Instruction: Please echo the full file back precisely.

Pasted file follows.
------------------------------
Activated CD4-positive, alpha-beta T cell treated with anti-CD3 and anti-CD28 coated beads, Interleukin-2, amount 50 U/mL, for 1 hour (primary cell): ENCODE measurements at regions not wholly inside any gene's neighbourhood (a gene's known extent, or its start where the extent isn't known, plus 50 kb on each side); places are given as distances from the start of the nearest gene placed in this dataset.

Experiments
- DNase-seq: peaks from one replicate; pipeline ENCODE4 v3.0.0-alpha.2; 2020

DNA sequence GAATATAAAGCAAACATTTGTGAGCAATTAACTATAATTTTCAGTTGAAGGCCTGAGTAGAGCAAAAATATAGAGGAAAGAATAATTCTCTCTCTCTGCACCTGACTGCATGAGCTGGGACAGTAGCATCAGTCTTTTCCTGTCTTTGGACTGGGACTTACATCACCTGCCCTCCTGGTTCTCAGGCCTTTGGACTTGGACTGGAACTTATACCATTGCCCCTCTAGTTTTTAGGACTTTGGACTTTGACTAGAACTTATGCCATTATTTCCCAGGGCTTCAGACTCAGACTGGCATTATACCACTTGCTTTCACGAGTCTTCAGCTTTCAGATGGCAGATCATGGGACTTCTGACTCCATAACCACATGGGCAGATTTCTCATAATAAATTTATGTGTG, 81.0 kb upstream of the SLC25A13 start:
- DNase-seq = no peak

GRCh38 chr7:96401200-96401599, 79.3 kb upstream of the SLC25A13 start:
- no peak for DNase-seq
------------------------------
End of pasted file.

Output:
Activated CD4-positive, alpha-beta T cell treated with anti-CD3 and anti-CD28 coated beads, Interleukin-2, amount 50 U/mL, for 1 hour (primary cell): ENCODE measurements at regions not wholly inside any gene's neighbourhood (a gene's known extent, or its start where the extent isn't known, plus 50 kb on each side); places are given as distances from the start of the nearest gene placed in this dataset.

Experiments
- DNase-seq: peaks from one replicate; pipeline ENCODE4 v3.0.0-alpha.2; 2020

DNA sequence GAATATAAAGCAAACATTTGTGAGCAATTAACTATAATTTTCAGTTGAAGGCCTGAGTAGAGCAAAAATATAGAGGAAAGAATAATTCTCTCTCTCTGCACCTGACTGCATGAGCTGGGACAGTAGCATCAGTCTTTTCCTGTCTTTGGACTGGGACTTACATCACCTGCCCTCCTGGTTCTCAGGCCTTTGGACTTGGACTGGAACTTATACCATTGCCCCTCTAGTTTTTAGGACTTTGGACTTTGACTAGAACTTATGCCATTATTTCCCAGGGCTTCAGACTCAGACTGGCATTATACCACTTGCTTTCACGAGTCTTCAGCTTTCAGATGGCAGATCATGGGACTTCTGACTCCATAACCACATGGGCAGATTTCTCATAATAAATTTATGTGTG, 81.0 kb upstream of the SLC25A13 start:
- DNase-seq = no peak

GRCh38 chr7:96401200-96401599, 79.3 kb upstream of the SLC25A13 start:
- no peak for DNase-seq